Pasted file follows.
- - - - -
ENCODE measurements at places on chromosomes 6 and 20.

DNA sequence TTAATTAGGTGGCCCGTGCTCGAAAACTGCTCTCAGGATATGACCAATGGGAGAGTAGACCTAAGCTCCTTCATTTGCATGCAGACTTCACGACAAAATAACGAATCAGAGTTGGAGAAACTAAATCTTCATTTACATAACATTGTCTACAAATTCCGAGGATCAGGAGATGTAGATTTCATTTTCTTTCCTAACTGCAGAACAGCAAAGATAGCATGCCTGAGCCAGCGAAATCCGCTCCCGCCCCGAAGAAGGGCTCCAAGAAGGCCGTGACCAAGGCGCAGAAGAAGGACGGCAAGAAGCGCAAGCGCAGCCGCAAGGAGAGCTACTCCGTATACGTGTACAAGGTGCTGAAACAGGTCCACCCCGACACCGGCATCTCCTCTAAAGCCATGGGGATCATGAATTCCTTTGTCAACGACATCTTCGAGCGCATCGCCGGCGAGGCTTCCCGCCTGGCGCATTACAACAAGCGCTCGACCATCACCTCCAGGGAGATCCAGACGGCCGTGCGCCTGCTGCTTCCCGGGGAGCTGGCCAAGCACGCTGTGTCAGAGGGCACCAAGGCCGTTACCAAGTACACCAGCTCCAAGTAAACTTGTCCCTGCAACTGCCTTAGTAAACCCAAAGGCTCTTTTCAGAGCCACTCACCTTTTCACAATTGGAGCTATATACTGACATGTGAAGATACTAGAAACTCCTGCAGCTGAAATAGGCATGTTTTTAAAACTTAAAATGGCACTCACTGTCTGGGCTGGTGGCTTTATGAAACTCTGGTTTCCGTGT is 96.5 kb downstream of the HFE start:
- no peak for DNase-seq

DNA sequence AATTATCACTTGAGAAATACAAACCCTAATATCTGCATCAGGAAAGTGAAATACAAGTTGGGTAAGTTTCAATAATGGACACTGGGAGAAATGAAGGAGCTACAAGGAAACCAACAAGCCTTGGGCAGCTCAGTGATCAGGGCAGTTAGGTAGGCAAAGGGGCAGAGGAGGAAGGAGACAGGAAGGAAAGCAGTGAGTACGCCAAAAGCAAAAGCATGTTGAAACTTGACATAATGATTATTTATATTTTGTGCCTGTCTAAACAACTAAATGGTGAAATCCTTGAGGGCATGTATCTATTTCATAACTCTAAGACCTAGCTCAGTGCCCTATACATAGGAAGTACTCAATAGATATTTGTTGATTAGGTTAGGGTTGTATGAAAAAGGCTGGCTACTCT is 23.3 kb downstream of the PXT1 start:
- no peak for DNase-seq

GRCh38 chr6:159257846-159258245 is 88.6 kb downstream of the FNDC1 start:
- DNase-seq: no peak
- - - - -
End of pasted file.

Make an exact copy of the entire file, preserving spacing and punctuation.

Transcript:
ENCODE measurements at places on chromosomes 6 and 20.

DNA sequence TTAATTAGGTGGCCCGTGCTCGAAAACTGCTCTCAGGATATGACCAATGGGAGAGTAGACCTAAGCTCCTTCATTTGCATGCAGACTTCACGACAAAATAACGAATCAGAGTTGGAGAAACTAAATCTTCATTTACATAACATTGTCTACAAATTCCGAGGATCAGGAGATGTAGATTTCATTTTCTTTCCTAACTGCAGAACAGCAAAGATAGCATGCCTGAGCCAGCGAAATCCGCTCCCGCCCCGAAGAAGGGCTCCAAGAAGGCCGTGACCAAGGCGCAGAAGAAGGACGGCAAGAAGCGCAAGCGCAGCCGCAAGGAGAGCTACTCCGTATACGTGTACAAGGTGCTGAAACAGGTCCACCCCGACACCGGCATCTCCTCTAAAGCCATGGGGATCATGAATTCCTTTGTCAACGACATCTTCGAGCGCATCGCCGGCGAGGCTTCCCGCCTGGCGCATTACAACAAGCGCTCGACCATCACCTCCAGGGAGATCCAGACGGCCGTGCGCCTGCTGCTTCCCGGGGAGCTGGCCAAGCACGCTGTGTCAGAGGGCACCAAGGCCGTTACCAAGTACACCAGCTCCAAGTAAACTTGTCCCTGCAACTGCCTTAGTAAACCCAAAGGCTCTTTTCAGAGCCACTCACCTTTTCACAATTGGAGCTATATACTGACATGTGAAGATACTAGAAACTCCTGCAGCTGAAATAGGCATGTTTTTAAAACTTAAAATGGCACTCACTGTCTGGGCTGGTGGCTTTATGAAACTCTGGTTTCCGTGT is 96.5 kb downstream of the HFE start:
- no peak for DNase-seq

DNA sequence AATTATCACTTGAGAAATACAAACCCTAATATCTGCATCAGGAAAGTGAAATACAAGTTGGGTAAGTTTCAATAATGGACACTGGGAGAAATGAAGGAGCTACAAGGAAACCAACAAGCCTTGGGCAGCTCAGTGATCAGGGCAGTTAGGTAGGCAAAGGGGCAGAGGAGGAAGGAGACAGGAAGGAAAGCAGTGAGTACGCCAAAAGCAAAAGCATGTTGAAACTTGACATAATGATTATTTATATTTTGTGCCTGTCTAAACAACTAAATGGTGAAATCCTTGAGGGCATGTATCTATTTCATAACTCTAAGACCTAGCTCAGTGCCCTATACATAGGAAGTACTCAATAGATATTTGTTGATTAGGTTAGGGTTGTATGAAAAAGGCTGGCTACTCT is 23.3 kb downstream of the PXT1 start:
- no peak for DNase-seq

GRCh38 chr6:159257846-159258245 is 88.6 kb downstream of the FNDC1 start:
- DNase-seq: no peak